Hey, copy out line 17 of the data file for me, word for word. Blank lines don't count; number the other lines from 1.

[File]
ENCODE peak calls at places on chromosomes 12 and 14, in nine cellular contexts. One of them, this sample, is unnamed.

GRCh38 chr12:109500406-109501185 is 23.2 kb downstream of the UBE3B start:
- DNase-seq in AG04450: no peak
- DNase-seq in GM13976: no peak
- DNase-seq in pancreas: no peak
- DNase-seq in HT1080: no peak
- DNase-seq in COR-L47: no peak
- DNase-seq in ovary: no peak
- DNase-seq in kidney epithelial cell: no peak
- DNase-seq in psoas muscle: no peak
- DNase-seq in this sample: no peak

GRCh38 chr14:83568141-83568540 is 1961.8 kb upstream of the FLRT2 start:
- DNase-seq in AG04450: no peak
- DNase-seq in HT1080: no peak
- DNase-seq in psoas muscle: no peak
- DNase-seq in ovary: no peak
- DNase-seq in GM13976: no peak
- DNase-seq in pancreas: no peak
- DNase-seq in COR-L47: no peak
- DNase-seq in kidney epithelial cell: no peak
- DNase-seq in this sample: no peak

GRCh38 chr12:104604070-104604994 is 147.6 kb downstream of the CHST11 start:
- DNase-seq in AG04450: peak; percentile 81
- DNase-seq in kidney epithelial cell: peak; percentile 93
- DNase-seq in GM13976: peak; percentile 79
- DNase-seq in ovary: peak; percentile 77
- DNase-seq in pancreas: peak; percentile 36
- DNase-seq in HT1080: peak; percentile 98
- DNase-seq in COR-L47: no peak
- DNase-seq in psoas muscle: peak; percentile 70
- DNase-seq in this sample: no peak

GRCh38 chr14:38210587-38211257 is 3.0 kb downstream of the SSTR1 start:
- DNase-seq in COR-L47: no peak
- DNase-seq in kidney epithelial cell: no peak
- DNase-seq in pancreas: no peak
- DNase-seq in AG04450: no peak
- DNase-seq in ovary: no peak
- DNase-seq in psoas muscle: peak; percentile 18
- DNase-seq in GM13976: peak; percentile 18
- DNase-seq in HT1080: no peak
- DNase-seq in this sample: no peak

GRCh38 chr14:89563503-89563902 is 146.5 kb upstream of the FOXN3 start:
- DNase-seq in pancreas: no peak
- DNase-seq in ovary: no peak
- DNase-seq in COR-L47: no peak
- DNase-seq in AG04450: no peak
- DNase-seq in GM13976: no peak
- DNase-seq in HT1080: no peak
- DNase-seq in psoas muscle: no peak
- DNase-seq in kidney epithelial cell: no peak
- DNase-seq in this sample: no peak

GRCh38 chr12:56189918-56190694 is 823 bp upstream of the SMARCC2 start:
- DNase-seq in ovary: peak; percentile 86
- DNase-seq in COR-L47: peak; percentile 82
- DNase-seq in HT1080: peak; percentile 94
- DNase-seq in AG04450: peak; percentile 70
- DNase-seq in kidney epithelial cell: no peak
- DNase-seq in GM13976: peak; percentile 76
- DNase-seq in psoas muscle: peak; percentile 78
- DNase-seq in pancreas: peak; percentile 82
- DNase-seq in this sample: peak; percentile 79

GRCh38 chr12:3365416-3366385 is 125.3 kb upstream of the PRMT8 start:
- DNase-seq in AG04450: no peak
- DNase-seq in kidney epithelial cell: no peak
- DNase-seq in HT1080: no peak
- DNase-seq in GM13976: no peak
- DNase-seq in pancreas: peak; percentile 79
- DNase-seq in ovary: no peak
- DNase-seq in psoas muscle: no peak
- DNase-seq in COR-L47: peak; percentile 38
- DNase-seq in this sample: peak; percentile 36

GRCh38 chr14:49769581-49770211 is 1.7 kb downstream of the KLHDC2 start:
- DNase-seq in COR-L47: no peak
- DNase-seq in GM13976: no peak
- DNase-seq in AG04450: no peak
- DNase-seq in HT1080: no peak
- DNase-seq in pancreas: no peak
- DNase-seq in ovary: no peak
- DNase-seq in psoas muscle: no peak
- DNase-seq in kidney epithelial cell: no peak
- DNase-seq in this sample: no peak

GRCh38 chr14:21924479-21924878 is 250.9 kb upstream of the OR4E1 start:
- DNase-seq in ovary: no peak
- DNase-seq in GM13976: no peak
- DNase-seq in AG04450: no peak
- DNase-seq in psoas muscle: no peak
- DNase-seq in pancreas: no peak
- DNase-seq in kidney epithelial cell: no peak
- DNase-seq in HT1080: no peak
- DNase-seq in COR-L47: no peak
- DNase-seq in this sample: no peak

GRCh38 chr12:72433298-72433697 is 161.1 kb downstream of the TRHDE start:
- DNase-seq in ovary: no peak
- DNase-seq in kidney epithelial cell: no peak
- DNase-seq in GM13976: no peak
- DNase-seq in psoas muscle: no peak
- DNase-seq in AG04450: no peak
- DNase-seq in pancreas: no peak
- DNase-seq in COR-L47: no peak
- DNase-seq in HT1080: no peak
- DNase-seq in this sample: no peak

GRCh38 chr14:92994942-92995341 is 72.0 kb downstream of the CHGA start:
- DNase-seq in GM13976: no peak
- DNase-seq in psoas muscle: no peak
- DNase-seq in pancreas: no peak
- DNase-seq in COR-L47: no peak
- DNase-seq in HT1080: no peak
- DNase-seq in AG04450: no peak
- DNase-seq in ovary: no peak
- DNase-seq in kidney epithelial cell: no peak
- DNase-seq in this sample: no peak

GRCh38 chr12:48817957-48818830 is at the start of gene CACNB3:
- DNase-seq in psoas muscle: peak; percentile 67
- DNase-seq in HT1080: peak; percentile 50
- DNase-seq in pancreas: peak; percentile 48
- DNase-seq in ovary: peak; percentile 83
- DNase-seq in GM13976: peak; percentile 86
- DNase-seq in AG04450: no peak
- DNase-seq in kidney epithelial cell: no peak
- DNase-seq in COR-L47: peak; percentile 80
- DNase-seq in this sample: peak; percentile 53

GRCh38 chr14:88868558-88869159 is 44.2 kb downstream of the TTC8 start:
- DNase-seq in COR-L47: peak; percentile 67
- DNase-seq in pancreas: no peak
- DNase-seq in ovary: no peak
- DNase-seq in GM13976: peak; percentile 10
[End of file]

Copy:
- DNase-seq in GM13976: no peak